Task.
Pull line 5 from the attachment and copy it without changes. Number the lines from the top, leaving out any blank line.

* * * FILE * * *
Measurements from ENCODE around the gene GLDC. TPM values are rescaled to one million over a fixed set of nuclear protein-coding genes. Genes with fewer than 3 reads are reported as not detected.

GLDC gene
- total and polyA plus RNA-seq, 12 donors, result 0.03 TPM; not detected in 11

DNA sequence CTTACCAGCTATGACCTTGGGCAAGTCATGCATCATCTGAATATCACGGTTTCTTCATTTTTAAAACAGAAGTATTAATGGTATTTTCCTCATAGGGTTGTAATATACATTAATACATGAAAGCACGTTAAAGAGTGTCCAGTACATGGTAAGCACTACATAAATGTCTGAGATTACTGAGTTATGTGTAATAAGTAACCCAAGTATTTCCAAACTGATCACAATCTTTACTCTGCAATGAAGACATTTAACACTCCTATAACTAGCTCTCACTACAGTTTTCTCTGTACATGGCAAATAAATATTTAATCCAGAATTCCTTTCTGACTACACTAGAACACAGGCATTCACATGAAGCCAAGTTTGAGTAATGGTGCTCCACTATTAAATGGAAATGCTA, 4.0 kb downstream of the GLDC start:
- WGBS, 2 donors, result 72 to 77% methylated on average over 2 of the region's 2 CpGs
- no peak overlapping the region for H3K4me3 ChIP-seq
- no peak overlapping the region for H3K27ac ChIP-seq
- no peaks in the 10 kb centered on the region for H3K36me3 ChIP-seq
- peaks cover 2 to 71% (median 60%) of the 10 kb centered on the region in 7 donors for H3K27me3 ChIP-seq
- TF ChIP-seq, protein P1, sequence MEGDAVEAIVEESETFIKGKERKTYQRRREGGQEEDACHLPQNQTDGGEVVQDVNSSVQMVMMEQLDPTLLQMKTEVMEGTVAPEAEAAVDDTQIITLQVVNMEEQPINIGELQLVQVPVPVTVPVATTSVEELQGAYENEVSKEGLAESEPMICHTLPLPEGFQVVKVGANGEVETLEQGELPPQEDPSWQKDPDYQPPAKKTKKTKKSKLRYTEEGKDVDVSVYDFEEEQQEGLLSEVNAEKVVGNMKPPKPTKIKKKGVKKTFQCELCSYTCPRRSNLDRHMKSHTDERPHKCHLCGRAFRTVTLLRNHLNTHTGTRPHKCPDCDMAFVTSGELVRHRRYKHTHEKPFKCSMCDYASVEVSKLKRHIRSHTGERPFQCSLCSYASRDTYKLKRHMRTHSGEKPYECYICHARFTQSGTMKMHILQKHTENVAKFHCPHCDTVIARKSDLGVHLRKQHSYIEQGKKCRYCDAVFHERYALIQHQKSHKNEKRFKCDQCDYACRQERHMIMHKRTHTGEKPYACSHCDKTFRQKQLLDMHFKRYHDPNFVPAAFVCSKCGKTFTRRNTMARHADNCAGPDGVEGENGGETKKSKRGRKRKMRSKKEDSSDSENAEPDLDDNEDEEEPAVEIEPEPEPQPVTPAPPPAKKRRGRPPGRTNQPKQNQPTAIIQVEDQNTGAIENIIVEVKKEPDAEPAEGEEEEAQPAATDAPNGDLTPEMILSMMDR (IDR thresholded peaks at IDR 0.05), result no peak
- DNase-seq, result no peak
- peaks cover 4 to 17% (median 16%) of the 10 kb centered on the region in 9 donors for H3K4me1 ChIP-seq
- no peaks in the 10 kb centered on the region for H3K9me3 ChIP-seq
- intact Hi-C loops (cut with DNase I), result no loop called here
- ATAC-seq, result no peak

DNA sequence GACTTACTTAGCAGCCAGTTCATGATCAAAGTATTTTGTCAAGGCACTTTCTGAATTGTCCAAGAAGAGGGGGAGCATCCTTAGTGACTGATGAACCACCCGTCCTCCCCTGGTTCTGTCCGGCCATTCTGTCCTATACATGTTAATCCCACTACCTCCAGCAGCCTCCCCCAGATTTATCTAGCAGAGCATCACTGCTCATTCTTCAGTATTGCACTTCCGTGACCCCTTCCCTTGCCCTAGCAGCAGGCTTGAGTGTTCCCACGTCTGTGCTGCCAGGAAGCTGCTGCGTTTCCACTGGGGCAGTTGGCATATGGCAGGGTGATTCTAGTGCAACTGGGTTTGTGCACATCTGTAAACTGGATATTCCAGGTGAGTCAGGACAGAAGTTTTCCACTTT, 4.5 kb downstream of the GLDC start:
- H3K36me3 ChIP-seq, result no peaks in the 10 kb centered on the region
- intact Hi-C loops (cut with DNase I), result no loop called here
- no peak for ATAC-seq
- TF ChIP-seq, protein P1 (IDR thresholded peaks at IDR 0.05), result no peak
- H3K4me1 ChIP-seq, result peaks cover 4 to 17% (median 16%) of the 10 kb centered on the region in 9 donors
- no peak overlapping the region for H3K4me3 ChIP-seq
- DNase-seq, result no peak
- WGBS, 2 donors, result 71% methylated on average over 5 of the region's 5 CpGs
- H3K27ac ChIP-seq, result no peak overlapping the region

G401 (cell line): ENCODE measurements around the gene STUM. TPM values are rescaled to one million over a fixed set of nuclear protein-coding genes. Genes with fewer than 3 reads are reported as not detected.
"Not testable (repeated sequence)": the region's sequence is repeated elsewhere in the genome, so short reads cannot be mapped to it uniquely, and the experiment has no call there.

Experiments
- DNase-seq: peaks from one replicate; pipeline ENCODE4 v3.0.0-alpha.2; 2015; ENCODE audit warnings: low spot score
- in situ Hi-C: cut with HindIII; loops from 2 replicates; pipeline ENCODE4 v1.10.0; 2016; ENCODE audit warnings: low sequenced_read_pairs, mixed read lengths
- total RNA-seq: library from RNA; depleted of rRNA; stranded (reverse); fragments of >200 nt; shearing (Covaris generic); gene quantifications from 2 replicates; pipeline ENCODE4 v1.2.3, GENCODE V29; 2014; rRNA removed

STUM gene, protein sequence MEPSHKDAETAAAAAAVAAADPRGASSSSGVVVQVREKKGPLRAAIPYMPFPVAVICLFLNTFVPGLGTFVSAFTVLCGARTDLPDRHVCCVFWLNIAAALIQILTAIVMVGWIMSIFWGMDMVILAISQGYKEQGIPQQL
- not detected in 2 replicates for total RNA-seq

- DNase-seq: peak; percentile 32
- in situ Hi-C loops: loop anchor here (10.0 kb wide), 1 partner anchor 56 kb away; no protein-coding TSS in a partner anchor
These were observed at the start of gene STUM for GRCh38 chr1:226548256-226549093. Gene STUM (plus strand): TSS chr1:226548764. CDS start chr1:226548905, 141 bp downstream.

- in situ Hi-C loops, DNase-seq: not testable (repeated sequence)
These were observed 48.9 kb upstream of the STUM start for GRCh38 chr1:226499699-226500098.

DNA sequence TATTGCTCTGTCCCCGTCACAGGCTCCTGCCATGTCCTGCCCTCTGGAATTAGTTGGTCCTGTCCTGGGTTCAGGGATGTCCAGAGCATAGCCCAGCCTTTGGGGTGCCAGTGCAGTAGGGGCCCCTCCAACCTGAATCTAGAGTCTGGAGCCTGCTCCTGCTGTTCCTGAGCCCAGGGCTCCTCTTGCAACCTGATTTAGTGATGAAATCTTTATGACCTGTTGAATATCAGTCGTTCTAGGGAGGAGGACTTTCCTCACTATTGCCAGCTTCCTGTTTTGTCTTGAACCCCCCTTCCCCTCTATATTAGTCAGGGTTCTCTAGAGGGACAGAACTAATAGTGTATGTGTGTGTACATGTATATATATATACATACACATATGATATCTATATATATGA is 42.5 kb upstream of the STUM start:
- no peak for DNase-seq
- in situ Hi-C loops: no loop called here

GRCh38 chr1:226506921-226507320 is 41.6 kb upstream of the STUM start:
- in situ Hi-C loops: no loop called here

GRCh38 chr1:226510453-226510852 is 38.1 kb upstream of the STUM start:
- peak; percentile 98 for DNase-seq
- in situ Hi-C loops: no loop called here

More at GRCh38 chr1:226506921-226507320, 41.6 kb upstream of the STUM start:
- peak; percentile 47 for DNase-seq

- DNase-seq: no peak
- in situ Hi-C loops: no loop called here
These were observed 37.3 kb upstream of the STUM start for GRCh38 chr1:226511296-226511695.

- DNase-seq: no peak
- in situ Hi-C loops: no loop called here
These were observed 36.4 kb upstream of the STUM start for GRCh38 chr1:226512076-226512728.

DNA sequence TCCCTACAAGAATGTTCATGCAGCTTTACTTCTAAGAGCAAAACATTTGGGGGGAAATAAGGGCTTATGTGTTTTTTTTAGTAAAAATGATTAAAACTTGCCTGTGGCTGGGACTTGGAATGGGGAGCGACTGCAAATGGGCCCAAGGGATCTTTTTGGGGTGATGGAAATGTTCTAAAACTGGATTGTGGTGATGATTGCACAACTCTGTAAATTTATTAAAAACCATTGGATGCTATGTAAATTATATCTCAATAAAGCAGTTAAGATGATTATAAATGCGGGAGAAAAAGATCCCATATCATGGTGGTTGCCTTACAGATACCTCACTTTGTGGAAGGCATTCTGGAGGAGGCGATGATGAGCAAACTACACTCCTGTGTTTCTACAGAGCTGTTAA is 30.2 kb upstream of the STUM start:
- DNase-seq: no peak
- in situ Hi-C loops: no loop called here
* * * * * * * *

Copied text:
- WGBS, 2 donors, result 72 to 77% methylated on average over 2 of the region's 2 CpGs